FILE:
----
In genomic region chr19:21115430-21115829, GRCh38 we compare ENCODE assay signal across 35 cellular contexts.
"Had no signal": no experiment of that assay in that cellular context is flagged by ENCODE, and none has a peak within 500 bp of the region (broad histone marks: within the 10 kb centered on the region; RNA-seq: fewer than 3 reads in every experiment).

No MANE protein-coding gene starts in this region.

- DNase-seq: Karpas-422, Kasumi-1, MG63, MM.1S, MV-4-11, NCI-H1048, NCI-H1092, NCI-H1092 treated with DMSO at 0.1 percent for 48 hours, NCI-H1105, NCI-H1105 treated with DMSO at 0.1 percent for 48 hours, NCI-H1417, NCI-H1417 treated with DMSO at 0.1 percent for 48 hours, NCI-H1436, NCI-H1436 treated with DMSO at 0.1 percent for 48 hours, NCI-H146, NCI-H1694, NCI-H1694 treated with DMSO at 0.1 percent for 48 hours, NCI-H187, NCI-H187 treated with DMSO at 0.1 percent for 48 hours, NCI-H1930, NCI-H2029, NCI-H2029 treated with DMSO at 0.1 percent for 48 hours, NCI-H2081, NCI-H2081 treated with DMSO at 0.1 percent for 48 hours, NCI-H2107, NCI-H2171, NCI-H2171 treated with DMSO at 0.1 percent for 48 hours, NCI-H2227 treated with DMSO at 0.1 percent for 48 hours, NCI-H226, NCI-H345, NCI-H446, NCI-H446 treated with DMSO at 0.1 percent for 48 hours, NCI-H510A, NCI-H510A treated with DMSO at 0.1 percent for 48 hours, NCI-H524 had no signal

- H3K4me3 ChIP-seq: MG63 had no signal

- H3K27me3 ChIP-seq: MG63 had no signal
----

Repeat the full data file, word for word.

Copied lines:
In genomic region chr19:21115430-21115829, GRCh38 we compare ENCODE assay signal across 35 cellular contexts.
"Had no signal": no experiment of that assay in that cellular context is flagged by ENCODE, and none has a peak within 500 bp of the region (broad histone marks: within the 10 kb centered on the region; RNA-seq: fewer than 3 reads in every experiment).

No MANE protein-coding gene starts in this region.

- DNase-seq: Karpas-422, Kasumi-1, MG63, MM.1S, MV-4-11, NCI-H1048, NCI-H1092, NCI-H1092 treated with DMSO at 0.1 percent for 48 hours, NCI-H1105, NCI-H1105 treated with DMSO at 0.1 percent for 48 hours, NCI-H1417, NCI-H1417 treated with DMSO at 0.1 percent for 48 hours, NCI-H1436, NCI-H1436 treated with DMSO at 0.1 percent for 48 hours, NCI-H146, NCI-H1694, NCI-H1694 treated with DMSO at 0.1 percent for 48 hours, NCI-H187, NCI-H187 treated with DMSO at 0.1 percent for 48 hours, NCI-H1930, NCI-H2029, NCI-H2029 treated with DMSO at 0.1 percent for 48 hours, NCI-H2081, NCI-H2081 treated with DMSO at 0.1 percent for 48 hours, NCI-H2107, NCI-H2171, NCI-H2171 treated with DMSO at 0.1 percent for 48 hours, NCI-H2227 treated with DMSO at 0.1 percent for 48 hours, NCI-H226, NCI-H345, NCI-H446, NCI-H446 treated with DMSO at 0.1 percent for 48 hours, NCI-H510A, NCI-H510A treated with DMSO at 0.1 percent for 48 hours, NCI-H524 had no signal

- H3K4me3 ChIP-seq: MG63 had no signal

- H3K27me3 ChIP-seq: MG63 had no signal